A government review has said that more should be done to attract diverse candidates to the judiciary.

According to the Advisory Panel on Judicial Diversity, women, gay people, ethnic minorities and disabled people should receive preferential treatment over other candidates at the end of the selection process.

The report said that the judiciary should take advantage of equality measures to use positive discrimination when two candidates were equally qualified.

But it ruled out using diversity quotas for judges.

There are no figures for how many judges are gay or lesbian, although 19 per cent are thought to be female and four per cent are estimated to be from ethnic minorities.

Only three of the 163 most senior judges are from an ethnic minority.

Baroness Neuberger, who chairs the advisory panel, said: “There are some groups who are less likely to apply, who feel that they are less likely to get through if they do apply. There may be some people who you particularly encourage, but that doesn’t mean they are going to get the job.”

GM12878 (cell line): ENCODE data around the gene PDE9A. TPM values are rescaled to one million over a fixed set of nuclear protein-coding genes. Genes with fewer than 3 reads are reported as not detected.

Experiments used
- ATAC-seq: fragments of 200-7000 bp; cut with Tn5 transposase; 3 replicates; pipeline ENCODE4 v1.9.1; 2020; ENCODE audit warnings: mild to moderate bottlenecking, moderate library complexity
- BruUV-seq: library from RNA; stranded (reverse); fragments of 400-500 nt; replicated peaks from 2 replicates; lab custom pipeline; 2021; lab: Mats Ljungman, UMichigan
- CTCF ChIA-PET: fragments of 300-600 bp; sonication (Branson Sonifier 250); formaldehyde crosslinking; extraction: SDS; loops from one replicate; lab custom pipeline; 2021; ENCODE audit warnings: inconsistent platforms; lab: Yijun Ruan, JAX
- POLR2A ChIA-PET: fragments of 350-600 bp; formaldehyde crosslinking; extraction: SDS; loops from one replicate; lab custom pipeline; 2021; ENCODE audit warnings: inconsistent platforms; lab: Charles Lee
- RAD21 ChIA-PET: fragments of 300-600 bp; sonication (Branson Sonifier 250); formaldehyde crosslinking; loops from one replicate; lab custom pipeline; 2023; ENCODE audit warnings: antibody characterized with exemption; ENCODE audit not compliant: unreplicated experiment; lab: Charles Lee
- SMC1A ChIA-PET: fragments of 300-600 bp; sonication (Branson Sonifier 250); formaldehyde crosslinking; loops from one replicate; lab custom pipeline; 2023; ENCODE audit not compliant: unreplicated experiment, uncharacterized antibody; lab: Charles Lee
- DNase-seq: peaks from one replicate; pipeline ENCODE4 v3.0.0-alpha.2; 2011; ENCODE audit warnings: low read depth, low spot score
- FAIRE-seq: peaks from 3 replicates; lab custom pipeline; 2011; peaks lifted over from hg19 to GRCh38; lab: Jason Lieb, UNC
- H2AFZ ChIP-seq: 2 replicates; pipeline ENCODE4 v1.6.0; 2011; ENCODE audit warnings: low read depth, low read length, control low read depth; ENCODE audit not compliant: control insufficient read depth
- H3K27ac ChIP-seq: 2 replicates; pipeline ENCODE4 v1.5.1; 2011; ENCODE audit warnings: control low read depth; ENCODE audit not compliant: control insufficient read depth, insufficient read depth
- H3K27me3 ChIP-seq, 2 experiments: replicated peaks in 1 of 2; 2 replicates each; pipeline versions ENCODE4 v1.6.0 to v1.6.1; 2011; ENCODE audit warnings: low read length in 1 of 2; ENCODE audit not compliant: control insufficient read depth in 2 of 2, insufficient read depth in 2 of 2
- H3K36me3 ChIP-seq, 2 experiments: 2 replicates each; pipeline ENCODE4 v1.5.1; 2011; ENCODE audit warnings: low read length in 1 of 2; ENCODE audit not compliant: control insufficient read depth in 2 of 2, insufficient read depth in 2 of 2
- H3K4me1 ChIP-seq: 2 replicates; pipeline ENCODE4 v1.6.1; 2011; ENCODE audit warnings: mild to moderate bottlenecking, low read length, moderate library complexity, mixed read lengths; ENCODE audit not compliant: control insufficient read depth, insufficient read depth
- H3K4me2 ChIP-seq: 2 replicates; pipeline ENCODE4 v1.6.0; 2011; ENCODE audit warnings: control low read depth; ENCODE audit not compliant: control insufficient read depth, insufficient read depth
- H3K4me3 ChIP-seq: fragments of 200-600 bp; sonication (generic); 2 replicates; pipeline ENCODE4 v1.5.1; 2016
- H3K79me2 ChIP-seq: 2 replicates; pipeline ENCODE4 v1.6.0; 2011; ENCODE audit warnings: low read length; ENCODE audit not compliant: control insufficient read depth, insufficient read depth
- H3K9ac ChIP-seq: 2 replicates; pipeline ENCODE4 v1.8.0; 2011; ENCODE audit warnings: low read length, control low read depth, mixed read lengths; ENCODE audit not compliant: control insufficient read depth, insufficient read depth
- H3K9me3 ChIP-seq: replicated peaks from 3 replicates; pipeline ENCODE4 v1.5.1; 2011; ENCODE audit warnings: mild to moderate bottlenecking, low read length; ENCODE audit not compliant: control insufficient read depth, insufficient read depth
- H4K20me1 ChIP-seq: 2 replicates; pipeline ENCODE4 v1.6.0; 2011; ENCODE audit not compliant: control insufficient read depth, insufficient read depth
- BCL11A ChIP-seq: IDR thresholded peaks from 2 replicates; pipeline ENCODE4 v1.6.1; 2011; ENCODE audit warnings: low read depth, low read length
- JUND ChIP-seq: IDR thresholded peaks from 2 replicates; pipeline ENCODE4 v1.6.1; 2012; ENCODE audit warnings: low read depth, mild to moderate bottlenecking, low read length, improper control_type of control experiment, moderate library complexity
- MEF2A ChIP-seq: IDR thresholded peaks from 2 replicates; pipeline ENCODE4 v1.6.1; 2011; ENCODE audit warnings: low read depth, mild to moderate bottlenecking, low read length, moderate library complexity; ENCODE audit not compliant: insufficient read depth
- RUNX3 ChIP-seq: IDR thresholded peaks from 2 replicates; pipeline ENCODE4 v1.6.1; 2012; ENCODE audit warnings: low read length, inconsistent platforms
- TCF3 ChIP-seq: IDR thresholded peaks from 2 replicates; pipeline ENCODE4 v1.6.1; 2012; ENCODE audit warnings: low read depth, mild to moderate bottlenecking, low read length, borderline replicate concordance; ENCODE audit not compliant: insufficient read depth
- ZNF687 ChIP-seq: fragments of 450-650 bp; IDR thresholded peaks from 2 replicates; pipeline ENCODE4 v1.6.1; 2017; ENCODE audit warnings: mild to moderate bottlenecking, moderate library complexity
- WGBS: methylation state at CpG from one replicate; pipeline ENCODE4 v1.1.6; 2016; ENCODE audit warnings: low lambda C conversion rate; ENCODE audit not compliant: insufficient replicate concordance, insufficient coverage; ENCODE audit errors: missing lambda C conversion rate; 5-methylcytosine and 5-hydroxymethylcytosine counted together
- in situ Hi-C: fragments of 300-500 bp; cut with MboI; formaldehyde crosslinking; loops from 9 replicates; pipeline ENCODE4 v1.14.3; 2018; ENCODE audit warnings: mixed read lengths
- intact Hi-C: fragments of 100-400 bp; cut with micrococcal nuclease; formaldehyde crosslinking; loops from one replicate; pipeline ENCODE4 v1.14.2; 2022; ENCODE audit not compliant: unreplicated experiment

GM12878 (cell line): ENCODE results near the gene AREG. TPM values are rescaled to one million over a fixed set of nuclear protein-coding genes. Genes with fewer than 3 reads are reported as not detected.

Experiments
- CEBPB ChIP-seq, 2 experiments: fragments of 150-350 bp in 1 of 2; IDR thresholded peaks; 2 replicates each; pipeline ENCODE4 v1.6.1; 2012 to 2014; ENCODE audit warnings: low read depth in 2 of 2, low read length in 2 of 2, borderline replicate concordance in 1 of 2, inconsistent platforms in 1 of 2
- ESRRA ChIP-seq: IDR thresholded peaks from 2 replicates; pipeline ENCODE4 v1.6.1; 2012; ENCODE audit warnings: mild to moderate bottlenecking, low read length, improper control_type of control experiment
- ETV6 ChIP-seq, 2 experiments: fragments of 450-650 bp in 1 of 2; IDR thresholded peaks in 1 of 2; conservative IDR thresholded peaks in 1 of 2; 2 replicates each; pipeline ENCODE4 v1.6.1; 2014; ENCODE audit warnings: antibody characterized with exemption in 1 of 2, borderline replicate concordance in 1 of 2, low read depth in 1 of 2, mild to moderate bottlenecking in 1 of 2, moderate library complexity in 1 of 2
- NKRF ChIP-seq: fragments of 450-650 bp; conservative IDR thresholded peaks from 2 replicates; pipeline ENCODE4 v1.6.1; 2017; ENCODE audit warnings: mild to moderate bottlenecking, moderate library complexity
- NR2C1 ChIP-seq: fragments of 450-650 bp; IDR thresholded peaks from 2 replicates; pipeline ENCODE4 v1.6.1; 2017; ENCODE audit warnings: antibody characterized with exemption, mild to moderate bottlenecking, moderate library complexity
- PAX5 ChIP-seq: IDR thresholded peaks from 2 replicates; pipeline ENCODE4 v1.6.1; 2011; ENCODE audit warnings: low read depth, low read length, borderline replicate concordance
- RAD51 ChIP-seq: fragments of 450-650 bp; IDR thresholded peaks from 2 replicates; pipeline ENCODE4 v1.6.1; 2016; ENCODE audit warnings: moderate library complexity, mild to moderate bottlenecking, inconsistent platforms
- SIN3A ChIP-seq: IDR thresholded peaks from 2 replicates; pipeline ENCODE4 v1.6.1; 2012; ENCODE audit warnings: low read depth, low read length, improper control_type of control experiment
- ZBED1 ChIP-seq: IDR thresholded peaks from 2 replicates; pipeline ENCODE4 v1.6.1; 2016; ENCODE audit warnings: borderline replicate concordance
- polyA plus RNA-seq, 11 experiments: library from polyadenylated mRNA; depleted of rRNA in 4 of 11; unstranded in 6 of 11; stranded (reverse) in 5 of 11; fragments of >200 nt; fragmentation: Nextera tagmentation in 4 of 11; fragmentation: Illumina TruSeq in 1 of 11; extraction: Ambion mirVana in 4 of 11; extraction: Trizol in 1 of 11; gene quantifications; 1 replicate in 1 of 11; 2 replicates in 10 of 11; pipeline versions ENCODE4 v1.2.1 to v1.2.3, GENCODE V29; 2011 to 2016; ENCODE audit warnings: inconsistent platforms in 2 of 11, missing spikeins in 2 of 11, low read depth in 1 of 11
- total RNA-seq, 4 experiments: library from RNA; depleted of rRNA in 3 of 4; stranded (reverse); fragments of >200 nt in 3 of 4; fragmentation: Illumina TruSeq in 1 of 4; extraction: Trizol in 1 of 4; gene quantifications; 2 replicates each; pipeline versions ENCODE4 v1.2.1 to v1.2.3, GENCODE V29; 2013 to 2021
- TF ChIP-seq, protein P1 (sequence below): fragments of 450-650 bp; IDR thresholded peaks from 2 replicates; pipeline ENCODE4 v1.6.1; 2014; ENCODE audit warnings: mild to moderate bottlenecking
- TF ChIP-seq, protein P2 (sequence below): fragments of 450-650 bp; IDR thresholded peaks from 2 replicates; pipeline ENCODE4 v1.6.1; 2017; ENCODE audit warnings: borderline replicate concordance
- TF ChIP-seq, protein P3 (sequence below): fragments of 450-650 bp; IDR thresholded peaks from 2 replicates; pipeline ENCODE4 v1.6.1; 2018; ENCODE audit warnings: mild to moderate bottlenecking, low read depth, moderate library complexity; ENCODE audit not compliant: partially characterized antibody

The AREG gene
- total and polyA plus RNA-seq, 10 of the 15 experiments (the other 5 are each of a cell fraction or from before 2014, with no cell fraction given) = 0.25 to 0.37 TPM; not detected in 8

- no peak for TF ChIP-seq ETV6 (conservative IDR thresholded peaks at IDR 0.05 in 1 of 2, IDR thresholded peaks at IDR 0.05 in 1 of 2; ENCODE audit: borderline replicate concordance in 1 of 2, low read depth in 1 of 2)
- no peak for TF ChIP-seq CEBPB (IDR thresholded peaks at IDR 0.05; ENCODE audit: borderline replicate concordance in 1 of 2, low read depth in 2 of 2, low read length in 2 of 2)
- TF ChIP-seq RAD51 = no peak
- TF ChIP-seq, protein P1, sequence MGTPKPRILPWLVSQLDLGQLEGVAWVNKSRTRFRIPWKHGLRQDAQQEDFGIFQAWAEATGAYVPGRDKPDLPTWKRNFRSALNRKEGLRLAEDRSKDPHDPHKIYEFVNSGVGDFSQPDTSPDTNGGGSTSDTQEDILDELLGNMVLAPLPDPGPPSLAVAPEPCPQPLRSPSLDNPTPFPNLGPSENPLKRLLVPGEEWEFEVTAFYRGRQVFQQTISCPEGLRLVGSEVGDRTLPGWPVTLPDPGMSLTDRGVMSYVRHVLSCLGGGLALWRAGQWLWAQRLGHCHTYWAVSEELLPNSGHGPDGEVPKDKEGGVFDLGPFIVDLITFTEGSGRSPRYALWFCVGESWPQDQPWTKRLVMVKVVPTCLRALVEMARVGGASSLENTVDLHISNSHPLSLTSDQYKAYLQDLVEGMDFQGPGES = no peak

The report said that law firms and senior judges should be asked to encourage “under-represented” colleagues to consider applying to the judiciary.

It said that this would not replace the standard selection procedure.

The Ministry of Justice said it had fully accepted the report’s recommendations.

Justice secretary and Lord Chancellor Jack Straw said: “I warmly welcome their findings and their recommendations. Becoming a judge must be, and must be seen to be, open in practice to everyone with the right skills and qualities.”